Earlier this week, I told you how the most important story regarding BP and the Gulf of Mexico — its ongoing degradation of that precious natural resource, from the tar balls that assault our beaches on a daily basis to depleted fish stocks — is getting lost on the BP-manufactured controversy over claims by victims of the 2010 oil spill. BP’s belly-aching reached its largest audience ever on Sunday night, thanks to a widely publicized and promoted segment on CBS’ highly rated news program, “60 Minutes.”
Over the last couple of days, reviews of the “60 Minutes” report have come streaming in, and they are mostly negative. Michael Hiltzik, a columnist and Pulitzer Prize-winning former reporter for the Los Angeles Times, has weighed in on the controversy, and I want to share his perspective. Hiltzik argues that the piece watched by millions of viewers last week was heavily slanted in favor of the oil giant.
Here’s a couple of excerpts:
There was a time, years ago, when an investigation by “60 Minutes” meant that the program had delved deeply into claims by a huge oil company that it was being defrauded by a passel of local businesses, done its own research and come to its own conclusions, viewing Big Business’ claims with a gimlet eye. Today’s “60 Minutes” seems more inclined to view the little guy as a born scammer.
Unlike, CBS’ Scott Pelley, Hiltzik digs into the widely available numbers to show that relatively few of the thousands of claims from Gulf residents and small business owners showing economic harm from the recklessness of BP have even been challenged, let alone thrown out. Here’s some of his analysis:
Pelley wore an expression of solicitous dismay at every assertion by BP’s front man, an executive named Geoff Morrell, about fraudulent business claimants. But he didn’t report that the particular cases mentioned by Morrell are the same handful that BP has been trotting out for months in its ads and its publicity sheets. That raises the question of how many cases of amazing fraud there really are. He mentioned that “60 Minutes” called “more than a dozen” supposedly fraudulent claimants, but none agreed to go on camera.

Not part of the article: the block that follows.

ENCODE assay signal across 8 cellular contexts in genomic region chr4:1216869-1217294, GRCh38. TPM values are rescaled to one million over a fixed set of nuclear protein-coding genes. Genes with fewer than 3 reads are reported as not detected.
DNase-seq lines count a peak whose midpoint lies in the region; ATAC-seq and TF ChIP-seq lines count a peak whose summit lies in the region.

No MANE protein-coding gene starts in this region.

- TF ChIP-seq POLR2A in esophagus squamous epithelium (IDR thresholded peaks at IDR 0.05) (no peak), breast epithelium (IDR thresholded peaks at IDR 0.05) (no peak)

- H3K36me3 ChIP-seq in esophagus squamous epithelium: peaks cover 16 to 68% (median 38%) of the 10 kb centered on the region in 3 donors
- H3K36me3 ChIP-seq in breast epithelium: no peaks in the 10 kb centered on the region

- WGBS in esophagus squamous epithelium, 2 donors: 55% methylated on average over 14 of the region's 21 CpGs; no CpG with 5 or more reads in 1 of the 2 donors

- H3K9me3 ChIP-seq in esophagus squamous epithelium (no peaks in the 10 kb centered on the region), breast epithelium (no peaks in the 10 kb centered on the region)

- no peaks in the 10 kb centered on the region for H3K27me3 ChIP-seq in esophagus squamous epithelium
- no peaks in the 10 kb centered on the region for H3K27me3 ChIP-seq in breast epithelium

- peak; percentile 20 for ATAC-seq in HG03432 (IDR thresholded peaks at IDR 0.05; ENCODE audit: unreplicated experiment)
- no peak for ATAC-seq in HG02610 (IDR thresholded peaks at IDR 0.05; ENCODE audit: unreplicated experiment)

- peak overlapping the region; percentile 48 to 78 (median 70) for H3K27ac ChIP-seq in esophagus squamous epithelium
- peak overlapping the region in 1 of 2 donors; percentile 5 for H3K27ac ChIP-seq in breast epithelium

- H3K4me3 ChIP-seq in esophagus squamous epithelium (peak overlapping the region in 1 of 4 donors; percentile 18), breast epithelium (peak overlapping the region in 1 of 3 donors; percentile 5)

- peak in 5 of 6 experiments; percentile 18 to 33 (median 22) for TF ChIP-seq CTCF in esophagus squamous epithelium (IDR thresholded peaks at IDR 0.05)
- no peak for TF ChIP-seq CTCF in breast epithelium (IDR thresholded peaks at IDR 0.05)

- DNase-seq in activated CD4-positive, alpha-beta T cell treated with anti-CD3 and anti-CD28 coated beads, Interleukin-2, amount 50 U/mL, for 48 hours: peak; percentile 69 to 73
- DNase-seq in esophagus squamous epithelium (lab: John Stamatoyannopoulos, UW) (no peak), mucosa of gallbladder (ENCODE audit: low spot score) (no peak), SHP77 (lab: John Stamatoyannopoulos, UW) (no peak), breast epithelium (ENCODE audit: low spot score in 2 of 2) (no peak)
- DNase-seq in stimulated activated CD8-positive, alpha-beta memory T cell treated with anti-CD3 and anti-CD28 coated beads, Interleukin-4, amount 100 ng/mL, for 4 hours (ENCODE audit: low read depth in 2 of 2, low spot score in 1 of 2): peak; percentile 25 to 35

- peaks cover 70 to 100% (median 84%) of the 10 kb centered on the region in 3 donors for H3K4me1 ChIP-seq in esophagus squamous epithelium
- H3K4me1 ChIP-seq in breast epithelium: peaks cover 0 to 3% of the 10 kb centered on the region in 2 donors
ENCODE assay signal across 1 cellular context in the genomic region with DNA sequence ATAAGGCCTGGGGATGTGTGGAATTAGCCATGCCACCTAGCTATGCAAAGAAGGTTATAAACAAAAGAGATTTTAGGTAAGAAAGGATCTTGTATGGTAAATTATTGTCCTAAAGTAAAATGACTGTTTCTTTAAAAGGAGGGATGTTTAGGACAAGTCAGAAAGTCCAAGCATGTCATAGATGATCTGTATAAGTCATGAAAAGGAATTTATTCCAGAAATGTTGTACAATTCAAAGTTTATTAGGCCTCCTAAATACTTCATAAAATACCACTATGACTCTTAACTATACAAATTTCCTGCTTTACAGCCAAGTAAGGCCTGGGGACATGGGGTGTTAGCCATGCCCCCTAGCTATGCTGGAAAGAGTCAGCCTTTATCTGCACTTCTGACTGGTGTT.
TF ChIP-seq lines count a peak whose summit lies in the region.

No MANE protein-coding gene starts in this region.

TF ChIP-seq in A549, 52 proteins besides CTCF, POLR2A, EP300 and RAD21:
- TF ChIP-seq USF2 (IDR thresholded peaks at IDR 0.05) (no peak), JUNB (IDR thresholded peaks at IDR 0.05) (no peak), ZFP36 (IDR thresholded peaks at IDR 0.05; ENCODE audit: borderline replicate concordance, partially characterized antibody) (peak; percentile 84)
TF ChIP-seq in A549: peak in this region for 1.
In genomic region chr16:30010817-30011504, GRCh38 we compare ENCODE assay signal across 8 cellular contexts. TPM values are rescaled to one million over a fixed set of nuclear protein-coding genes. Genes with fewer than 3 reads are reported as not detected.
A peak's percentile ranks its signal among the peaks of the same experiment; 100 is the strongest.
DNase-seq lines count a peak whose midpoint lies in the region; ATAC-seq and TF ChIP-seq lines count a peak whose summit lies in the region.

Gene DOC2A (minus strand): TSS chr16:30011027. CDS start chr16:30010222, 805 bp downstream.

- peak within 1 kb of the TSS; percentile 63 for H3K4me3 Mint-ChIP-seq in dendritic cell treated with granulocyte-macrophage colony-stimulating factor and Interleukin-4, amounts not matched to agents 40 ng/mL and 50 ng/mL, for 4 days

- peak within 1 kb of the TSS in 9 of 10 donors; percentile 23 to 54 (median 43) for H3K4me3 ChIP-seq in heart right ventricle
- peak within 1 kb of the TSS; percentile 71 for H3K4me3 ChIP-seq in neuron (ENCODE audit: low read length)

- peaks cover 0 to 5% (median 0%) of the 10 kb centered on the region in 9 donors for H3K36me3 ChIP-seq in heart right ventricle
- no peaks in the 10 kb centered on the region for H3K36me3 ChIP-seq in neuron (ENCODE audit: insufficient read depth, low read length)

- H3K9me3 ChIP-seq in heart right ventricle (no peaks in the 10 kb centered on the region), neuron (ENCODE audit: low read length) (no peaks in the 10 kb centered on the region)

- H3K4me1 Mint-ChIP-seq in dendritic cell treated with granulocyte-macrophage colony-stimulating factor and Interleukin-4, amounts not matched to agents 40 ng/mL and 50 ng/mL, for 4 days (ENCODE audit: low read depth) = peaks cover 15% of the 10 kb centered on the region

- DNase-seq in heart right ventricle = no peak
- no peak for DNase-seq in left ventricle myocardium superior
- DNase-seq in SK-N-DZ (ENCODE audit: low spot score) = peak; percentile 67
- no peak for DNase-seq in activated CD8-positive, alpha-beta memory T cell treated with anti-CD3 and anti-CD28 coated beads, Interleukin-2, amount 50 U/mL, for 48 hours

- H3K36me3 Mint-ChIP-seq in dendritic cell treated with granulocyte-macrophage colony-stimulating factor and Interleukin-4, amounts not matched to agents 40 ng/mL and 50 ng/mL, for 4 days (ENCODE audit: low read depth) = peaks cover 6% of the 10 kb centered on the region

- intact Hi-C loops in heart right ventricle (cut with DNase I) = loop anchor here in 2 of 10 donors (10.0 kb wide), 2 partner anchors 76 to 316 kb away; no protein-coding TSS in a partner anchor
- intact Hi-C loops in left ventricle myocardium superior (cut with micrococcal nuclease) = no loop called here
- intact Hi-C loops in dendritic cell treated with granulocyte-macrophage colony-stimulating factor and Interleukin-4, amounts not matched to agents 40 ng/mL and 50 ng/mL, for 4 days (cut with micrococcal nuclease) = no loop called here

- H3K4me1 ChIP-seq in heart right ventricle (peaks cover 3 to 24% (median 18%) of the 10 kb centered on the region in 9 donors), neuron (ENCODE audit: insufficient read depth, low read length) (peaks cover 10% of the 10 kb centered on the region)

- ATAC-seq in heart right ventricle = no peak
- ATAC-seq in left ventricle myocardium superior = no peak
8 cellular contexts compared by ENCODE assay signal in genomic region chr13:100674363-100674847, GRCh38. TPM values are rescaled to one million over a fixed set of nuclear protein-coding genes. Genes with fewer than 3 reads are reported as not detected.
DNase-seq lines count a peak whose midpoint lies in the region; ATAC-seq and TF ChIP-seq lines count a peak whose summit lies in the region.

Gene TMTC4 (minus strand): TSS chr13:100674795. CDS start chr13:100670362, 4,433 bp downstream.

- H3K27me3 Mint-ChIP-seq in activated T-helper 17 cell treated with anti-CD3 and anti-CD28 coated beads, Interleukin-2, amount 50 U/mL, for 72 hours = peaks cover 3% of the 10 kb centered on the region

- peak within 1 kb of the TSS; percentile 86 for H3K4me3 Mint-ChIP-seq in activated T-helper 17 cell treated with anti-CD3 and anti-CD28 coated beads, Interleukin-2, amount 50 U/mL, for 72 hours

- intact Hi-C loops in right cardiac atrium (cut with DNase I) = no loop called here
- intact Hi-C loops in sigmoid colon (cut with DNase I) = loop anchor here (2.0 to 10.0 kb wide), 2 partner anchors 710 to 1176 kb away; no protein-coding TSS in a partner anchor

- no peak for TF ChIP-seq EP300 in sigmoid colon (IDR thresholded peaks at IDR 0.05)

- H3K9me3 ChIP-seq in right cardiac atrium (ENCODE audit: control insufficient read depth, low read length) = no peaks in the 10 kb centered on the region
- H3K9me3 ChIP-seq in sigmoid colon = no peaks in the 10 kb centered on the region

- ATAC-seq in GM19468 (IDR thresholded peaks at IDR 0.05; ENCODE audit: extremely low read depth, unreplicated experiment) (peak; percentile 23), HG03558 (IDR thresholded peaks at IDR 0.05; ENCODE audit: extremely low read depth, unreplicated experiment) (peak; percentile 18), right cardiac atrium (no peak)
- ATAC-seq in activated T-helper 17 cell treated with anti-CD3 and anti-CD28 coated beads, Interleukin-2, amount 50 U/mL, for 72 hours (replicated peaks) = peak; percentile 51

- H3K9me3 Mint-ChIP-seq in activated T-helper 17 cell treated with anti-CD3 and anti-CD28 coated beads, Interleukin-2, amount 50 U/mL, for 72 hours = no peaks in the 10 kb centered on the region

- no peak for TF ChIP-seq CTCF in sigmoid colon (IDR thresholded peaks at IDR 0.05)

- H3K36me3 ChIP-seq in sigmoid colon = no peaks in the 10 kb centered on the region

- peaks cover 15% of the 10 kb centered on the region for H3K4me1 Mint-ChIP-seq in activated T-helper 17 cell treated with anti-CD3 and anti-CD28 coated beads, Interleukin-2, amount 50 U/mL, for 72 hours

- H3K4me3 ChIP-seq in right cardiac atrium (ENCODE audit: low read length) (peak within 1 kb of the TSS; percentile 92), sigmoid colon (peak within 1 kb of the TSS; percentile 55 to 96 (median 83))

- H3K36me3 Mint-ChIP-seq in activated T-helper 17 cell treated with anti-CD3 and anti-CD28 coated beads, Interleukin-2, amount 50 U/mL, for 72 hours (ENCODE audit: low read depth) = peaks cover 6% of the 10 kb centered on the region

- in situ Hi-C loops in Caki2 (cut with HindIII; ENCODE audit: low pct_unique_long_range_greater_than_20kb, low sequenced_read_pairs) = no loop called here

Really? BP claims there are “more than a thousand” such claims, and “60 Minutes” tried to verify about a dozen? This evidence of pure reportorial laziness didn’t stop Pelley from speculating that the claimants refused to be interviewed “because they’re feeling sort of sheepish about receiving that check.”
Pelley didn’t dig too deeply into the hard numbers on the claims program, so here they are. As of today, Settlement Administrator Patrick Juneau has received 288,832 claims. He has approved 68,900 for payments totaling $5 billion. He has denied 54,215. Most of the rest are pending, incomplete or withdrawn.
Pelley didn’t mention that the claims process has an appeals provision, which BP has bothered to exercise in only 3,943 cases, or less than 6% of all approved claims. If the company really felt inundated by bad claims, wouldn’t it be challenging a lot more of them? What BP is really up to is PR, though to what end isn’t really clear.
Personally, I think the oil giant’s public-relations offensive can be viewed in two ways. A lot of it is exactly what it appears to be, all about the money. While BP remains a highly profitable company, raking in billions in profits, the mess that it created off the coast of Louisiana is cutting into the firm’s bottom line. Isn’t that exactly what’s supposed to happen when a firm is guilty of wanton negligence?
Also, I’ll quickly repeat the point I made the other day. Every story that’s written or aired about BP’s belly aching — about the settlement that its own lawyers negotiated and fought for in open court — is a story that ignores the tar balls, the dead dolphins, the empty shrimp nets, and the rescue workers and their lingering health woes. I think that’s the real purpose of BP’s whining…don’t let them get away with it.
Read the L.A. Times’ Michael Hiltzik’s critique on the “60 Minutes” BP report: http://www.latimes.com/business/hiltzik/la-fi-mh-did-60-minutes-20140507-column.html
Check out my May 5 blog post on the real story of the BP spill: https://www.stuarthsmith.com/the-bp-story-that-60-minutes-didnt-tell-sunday-night/
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